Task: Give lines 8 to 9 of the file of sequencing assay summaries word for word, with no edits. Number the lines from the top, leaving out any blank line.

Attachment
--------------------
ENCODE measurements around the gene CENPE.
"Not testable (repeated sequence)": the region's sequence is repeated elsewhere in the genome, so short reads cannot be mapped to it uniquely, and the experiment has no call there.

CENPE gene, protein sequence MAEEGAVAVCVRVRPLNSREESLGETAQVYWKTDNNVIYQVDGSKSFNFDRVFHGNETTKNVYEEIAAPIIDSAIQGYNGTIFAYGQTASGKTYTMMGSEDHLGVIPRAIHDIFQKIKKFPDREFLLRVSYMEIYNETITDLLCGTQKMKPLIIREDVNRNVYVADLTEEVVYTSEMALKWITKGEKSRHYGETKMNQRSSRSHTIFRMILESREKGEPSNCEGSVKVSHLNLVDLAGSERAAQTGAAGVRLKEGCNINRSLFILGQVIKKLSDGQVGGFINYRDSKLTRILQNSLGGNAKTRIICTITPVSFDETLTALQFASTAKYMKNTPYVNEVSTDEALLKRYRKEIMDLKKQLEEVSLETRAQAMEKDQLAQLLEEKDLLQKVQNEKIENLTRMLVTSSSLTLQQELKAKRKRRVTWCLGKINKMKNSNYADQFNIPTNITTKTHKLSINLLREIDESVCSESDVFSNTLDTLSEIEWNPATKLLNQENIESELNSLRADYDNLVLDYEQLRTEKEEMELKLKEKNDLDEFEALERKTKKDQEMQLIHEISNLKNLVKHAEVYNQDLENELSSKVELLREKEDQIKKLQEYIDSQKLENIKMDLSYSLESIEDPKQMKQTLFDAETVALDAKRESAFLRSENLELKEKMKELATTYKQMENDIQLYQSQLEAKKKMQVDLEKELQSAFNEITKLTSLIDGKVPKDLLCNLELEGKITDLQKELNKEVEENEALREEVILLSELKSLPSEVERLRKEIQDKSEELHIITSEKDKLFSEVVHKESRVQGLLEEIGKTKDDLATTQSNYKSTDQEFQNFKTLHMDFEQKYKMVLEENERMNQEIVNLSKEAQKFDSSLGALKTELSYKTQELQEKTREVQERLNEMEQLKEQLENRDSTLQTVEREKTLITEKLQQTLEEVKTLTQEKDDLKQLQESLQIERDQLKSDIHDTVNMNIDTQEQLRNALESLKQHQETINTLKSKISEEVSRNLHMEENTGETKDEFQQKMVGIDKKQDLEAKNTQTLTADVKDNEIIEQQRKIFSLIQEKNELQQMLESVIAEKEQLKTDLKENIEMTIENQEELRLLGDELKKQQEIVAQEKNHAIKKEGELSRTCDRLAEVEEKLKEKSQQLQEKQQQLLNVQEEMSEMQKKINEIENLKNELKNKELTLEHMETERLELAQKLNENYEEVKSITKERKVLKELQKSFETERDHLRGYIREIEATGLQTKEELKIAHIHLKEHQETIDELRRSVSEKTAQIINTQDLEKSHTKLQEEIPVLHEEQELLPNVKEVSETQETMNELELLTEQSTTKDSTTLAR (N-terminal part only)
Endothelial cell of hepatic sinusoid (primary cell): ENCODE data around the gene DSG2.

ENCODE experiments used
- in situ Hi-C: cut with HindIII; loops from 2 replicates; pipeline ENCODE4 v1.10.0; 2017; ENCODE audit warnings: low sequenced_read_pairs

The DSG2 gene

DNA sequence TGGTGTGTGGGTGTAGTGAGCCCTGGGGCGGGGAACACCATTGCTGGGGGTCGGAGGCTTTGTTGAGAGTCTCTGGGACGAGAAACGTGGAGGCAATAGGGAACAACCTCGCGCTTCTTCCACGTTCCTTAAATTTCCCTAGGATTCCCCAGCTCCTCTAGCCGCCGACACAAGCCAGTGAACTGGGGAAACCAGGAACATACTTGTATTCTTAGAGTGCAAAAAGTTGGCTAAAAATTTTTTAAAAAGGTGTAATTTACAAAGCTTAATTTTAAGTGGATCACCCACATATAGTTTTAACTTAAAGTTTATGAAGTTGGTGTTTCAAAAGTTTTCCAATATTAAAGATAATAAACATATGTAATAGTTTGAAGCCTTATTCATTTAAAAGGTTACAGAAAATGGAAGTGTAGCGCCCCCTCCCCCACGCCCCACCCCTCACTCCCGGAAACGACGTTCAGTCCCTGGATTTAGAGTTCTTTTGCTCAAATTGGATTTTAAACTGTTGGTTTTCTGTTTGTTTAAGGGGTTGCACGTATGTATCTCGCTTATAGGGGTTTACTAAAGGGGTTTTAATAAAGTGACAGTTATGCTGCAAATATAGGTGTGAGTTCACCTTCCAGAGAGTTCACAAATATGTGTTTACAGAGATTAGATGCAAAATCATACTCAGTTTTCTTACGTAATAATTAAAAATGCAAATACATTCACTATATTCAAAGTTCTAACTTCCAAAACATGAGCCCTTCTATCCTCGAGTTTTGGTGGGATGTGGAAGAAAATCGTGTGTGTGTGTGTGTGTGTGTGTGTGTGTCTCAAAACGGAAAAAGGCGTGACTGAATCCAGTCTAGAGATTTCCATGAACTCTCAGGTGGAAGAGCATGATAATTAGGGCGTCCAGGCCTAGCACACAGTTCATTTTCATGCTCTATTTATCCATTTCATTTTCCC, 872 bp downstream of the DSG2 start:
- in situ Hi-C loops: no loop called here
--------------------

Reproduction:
DNA sequence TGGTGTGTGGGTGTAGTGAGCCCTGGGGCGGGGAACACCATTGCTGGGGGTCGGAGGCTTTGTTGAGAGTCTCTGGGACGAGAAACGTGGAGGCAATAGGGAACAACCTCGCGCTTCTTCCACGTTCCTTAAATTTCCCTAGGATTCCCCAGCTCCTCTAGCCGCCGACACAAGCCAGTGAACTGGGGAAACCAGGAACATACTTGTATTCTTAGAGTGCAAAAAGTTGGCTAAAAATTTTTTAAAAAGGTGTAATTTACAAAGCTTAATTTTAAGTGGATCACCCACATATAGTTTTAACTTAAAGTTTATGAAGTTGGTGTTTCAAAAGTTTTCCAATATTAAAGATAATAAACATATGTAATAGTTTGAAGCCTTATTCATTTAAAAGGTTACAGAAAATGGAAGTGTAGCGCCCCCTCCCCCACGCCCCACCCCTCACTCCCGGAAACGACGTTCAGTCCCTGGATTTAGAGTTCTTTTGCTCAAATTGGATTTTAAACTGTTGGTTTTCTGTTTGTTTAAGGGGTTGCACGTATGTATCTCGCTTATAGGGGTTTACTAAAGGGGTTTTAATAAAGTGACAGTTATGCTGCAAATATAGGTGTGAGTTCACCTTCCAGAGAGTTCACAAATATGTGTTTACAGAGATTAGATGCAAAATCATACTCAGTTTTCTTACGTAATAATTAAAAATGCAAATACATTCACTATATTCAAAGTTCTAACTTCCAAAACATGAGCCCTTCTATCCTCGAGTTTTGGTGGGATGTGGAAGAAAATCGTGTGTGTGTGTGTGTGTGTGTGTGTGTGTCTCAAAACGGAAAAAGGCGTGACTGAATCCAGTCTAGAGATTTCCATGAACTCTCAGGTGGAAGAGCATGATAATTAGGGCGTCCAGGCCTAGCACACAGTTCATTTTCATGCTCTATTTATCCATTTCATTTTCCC, 872 bp downstream of the DSG2 start:
- in situ Hi-C loops: no loop called here